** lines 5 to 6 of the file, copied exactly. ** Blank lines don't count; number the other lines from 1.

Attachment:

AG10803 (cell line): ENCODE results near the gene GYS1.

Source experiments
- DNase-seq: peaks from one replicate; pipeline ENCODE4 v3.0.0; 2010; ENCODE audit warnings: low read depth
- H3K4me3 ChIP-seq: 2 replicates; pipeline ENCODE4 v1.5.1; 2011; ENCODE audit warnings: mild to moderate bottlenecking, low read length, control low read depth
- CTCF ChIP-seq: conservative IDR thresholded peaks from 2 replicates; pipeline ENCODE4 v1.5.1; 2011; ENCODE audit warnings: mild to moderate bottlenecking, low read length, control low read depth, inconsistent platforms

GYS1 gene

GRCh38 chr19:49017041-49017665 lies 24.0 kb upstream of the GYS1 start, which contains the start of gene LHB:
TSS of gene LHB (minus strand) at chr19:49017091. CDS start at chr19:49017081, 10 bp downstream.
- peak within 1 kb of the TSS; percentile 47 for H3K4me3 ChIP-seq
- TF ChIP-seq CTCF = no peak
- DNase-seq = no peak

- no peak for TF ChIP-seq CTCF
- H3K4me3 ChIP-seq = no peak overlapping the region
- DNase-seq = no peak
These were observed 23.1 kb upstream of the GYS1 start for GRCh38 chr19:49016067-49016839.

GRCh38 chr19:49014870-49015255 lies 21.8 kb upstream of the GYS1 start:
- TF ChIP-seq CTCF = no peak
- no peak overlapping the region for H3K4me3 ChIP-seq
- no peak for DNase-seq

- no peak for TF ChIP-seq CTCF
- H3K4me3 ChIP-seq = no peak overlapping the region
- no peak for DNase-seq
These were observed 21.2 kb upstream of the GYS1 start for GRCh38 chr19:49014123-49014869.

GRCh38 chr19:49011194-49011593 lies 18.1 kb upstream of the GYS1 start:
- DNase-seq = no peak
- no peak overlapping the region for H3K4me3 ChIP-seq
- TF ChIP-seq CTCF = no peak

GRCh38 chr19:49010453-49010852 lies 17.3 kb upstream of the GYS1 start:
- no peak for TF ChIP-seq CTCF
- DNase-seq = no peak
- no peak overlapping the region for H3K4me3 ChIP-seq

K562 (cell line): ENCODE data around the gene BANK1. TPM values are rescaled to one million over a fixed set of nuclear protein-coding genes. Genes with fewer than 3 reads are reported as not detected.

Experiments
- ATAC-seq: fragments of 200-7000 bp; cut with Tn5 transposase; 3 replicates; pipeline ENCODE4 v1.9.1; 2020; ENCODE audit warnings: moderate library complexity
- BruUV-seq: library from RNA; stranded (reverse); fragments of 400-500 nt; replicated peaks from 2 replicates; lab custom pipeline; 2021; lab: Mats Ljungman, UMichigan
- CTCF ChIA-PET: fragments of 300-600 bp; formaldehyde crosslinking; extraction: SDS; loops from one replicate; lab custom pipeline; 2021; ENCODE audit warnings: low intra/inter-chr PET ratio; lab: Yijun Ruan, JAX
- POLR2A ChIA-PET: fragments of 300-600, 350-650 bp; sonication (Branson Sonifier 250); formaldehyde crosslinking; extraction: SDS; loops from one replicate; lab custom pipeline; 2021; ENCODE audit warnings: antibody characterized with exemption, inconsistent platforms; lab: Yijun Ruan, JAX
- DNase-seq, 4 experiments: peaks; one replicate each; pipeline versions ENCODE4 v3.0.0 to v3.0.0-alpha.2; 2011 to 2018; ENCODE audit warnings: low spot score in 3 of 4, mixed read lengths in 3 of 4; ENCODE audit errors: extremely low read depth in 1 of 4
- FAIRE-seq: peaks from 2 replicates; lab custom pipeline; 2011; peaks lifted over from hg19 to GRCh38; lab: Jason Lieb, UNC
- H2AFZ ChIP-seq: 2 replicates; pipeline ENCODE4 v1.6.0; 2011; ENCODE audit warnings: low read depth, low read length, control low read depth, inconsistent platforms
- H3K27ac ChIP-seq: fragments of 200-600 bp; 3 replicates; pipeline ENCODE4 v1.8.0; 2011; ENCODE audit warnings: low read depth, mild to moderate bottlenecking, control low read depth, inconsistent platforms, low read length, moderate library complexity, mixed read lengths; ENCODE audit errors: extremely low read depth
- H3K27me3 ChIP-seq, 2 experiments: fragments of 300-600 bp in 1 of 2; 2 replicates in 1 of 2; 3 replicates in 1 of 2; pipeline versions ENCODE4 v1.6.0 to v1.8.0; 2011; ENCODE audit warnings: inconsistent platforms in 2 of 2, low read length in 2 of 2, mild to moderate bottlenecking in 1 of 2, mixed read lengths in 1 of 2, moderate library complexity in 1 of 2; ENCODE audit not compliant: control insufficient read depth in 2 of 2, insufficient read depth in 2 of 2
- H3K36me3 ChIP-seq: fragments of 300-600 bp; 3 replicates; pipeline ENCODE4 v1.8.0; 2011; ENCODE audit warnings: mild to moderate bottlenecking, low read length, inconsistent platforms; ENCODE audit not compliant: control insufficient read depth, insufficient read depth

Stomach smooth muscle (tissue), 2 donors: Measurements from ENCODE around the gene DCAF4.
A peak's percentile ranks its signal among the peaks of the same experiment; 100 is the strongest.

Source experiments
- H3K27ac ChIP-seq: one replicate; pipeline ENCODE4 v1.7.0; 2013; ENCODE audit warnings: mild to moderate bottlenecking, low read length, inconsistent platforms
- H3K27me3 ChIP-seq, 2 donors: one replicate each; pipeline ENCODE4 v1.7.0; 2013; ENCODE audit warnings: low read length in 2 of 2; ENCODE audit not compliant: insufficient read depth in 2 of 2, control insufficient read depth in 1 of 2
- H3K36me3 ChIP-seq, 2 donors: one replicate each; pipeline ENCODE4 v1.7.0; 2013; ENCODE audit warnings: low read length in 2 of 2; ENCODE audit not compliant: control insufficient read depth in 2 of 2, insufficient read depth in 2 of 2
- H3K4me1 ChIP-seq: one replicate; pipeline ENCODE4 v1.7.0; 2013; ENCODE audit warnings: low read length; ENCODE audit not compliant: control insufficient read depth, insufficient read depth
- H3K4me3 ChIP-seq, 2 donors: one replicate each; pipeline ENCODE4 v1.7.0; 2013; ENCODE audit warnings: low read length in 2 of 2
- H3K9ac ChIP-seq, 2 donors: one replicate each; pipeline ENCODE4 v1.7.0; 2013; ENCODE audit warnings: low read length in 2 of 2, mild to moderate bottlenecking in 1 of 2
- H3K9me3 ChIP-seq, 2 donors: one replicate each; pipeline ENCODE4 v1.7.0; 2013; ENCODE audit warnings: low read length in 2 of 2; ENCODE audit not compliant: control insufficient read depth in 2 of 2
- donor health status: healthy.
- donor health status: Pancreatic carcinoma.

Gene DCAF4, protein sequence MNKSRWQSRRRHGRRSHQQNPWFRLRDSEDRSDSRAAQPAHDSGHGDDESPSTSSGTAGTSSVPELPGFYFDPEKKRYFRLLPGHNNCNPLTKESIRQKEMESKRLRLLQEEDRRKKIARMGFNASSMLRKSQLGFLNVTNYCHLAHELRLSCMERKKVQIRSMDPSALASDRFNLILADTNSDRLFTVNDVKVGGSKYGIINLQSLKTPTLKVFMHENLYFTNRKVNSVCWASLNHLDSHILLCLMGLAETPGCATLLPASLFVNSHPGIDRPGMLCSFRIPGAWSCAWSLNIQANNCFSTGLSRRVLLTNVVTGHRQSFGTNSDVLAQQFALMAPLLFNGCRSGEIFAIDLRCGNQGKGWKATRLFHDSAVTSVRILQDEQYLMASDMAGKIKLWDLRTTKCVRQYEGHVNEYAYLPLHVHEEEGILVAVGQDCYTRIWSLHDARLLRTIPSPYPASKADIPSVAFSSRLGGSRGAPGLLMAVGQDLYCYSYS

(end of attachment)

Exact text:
- CTCF ChIP-seq: conservative IDR thresholded peaks from 2 replicates; pipeline ENCODE4 v1.5.1; 2011; ENCODE audit warnings: mild to moderate bottlenecking, low read length, control low read depth, inconsistent platforms

GYS1 gene